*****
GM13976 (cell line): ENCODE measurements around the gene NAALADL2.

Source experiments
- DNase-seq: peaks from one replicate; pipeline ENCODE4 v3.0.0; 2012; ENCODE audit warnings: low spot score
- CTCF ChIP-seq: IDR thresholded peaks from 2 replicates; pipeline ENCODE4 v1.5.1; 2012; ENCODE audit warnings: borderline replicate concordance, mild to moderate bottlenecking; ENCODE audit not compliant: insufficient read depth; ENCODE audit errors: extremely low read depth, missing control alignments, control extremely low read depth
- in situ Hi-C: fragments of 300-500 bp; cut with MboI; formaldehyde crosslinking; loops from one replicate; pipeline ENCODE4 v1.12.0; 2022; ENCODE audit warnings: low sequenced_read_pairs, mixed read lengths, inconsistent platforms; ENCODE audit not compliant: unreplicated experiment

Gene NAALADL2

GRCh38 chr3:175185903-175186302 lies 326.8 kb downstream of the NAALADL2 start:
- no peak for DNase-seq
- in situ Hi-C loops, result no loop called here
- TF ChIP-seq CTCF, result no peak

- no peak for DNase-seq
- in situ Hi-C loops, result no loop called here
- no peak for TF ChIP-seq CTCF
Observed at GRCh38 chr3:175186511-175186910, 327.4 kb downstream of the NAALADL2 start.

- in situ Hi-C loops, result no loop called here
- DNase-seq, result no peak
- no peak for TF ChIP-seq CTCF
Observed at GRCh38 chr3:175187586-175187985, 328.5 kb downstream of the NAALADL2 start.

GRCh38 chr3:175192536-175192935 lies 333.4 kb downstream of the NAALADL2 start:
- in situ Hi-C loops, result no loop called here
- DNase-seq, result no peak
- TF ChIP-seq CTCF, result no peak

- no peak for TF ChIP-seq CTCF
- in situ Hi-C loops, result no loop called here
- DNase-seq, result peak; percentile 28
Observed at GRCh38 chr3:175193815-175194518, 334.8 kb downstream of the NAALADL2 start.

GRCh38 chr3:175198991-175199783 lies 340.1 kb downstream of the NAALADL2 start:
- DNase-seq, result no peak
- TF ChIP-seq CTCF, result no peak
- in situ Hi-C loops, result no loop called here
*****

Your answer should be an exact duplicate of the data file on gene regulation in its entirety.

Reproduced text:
GM13976 (cell line): ENCODE measurements around the gene NAALADL2.

Source experiments
- DNase-seq: peaks from one replicate; pipeline ENCODE4 v3.0.0; 2012; ENCODE audit warnings: low spot score
- CTCF ChIP-seq: IDR thresholded peaks from 2 replicates; pipeline ENCODE4 v1.5.1; 2012; ENCODE audit warnings: borderline replicate concordance, mild to moderate bottlenecking; ENCODE audit not compliant: insufficient read depth; ENCODE audit errors: extremely low read depth, missing control alignments, control extremely low read depth
- in situ Hi-C: fragments of 300-500 bp; cut with MboI; formaldehyde crosslinking; loops from one replicate; pipeline ENCODE4 v1.12.0; 2022; ENCODE audit warnings: low sequenced_read_pairs, mixed read lengths, inconsistent platforms; ENCODE audit not compliant: unreplicated experiment

Gene NAALADL2

GRCh38 chr3:175185903-175186302 lies 326.8 kb downstream of the NAALADL2 start:
- no peak for DNase-seq
- in situ Hi-C loops, result no loop called here
- TF ChIP-seq CTCF, result no peak

- no peak for DNase-seq
- in situ Hi-C loops, result no loop called here
- no peak for TF ChIP-seq CTCF
Observed at GRCh38 chr3:175186511-175186910, 327.4 kb downstream of the NAALADL2 start.

- in situ Hi-C loops, result no loop called here
- DNase-seq, result no peak
- no peak for TF ChIP-seq CTCF
Observed at GRCh38 chr3:175187586-175187985, 328.5 kb downstream of the NAALADL2 start.

GRCh38 chr3:175192536-175192935 lies 333.4 kb downstream of the NAALADL2 start:
- in situ Hi-C loops, result no loop called here
- DNase-seq, result no peak
- TF ChIP-seq CTCF, result no peak

- no peak for TF ChIP-seq CTCF
- in situ Hi-C loops, result no loop called here
- DNase-seq, result peak; percentile 28
Observed at GRCh38 chr3:175193815-175194518, 334.8 kb downstream of the NAALADL2 start.

GRCh38 chr3:175198991-175199783 lies 340.1 kb downstream of the NAALADL2 start:
- DNase-seq, result no peak
- TF ChIP-seq CTCF, result no peak
- in situ Hi-C loops, result no loop called here